Archive

Archive for June, 2011

Pending Home Sales Unexpectedly Spike In May

Pending Home SalesThe summer housing market is heating up.

According to data from the National Association of REALTORS®, the Pending Home Sales Index smashed analyst expectations, jumping 8 percent on a monthly basis in May. 

Wall Street calls were for an increase of just 0.5 percent. 

It was a surprise result that, coupled with the recent stronger-than-expected New Home Sales and Existing Home Sales readings, has sparked housing market optimism nationwide.

The biggest reason for the optimism is because of what the Pending Home Sales Index measures. 

In contrast to “traditional” housing data which reports on how housing performed two months ago, for example, the Pending Home Sales Index is a forward-looking indicator; a predictor of future market activity based on freshly-written contracts between buyers and sellers.

In other words, the Pending Home Sales Index looks ahead — not back. This is reflected in its methodology which states that 80% of homes under contract close within 2 months, and a large percentage of the rest close within Months 3 and 4.

Because May’s Pending Home Sales Index rose sharply, therefore, we can expect similar jumps in the Existing Home Sales figures of June and July.

For housing and home prices, this is a positive but the gains won’t apply to each home equally. The Pending Home Sales Index is still a national report for a market built on local sales. What’s happening on your particular street in your particular neighborhood may not reflect what’s happening somewhere else.

For accurate, real-time data in your local market, ask a real estate agent for statistics.

 

Advertisements

Home Values Climb 0.8 Percent In April

FHFA Home Price Index (From Peak To Present)

Maybe homes are holding value better than we thought.

Between March and April of this year, home values rose 0.8 percent nationally, according to the Federal Housing Finance Agency’s Home Price Index. It’s the index’s first month-to-month improvement since May of last year.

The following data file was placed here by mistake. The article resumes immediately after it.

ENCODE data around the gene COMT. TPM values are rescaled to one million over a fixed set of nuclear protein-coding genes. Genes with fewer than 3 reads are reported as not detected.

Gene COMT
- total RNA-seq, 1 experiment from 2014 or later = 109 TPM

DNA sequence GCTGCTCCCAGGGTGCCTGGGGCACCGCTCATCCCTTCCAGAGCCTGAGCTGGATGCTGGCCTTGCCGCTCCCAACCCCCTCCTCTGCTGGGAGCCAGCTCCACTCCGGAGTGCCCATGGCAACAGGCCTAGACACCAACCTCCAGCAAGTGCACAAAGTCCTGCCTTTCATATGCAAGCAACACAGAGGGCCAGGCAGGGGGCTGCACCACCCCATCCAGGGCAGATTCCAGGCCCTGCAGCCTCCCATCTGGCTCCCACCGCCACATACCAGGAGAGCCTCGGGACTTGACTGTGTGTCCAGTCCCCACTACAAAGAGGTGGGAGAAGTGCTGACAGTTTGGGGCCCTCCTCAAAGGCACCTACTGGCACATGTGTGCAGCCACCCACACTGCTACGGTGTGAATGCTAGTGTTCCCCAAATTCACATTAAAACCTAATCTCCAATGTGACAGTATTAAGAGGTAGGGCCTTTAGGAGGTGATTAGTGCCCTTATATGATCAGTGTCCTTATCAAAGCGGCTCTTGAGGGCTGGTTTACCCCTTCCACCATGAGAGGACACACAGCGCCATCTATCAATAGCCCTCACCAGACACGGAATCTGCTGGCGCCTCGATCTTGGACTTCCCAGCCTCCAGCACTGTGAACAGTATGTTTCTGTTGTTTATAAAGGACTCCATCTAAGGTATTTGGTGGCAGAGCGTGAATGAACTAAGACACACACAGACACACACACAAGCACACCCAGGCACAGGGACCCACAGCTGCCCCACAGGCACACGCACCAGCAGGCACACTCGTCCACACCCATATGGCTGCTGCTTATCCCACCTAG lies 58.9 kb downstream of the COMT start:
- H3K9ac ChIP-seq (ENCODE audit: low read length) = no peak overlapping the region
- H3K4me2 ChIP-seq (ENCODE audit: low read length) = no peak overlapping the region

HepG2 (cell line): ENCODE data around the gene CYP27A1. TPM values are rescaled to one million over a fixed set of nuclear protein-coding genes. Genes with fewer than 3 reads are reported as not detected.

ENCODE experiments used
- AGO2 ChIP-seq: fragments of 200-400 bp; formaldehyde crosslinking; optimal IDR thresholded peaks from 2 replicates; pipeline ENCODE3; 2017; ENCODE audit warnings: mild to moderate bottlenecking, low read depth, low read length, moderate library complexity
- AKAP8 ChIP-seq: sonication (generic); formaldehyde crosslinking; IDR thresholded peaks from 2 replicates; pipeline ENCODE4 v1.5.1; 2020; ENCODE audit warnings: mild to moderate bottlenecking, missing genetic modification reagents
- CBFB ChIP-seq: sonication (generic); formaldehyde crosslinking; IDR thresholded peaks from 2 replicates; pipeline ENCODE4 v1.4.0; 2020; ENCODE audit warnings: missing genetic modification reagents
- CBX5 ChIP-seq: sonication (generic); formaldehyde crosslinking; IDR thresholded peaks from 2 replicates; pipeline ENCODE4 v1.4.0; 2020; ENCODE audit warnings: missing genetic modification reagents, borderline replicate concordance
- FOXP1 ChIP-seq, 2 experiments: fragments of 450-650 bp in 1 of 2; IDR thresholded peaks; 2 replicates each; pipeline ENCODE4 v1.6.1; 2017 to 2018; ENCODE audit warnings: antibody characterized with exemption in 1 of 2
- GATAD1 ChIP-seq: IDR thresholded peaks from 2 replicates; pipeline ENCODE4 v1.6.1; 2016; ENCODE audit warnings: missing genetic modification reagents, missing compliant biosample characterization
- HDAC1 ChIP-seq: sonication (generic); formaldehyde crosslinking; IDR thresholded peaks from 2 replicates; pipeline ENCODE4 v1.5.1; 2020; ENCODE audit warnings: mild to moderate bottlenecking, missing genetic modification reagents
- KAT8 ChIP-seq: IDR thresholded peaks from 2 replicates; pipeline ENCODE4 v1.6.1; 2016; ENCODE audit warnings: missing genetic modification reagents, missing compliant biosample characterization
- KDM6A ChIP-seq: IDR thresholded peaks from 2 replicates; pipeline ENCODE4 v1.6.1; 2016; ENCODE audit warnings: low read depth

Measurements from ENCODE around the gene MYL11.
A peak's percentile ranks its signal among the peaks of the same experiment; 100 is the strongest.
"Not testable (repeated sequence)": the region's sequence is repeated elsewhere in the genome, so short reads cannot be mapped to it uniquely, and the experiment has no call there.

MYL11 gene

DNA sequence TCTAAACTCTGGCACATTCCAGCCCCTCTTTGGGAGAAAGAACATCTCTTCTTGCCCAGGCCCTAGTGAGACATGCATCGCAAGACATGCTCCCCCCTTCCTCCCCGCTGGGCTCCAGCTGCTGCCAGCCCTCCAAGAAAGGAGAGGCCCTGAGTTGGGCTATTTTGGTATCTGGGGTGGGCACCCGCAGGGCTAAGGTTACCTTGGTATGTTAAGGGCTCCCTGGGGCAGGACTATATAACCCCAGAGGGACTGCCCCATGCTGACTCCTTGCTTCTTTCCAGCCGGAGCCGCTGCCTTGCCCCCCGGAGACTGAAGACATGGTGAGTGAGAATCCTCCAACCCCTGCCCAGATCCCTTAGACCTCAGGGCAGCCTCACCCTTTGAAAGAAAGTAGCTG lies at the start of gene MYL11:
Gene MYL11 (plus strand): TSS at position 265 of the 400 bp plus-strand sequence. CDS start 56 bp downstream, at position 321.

Values are down 19 percent since peaking 4 years ago.

Private-sector data affirms the government’s report. 

Tuesday, the S&P’s Case-Shiller Index also showed home values higher by 0.8 percent in April, on a monthly basis. Led by Washington, D.C. and San Francisco, 13 of the Case-Shiller’s 20 tracked markets showed improvement in April. 

In March, just 2 markets did.

As a home seller , it’s nice to see reports of rising home prices after multiple months of “bad news”. However, the data may not be as rosy as it appears to be. National real estate surveys including the Home Price Index and the Case-Shiller Index are flawed for everyday buyers and sellers.

The biggest flaw is “age”. Both the Home Price Index and the Case-Shiller Index report on a near 2-month delay.

This week, the calendar turns to July. Yet, we’re still discussing housing news from April. The housing market of 60 days ago was very different from the housing market of today. Mortgage rates are different, market drivers are different, and the pool of buyers is likely different, too.

We can’t discuss today’s housing market with “April” in mind. The data is irrelevant.

Another flaw is that both reports are national in scope. Real estate, by contrast, is local.

When we cite the Home Price Index or the Case-Shiller Index, for example, and say “home values rose 0.8% in April”, we’re just giving a national average. On the local level, some markets rose by more, some rose by less, and others actually fell.

People buy homes on a specific block of a specific street in a specific neighborhood. Data for homes like that can’t be captured in a national survey.

The group that gets the most value from the Home Price Index and Case-Shiller is Wall Street and policy-makers. The indices do a fair job of reporting how housing behaves as a whole, but for individuals concerned with buying and selling homes, the best place to find real-time, accurate data is from a real estate professional.

Top 25 Least Expensive U.S. Cities

25 Least Expensive U.S. Cities

A report issued Monday by the U.S. government showed core inflation rising 2.5 percent in the last 12 months for its biggest one-year gain since January 2010.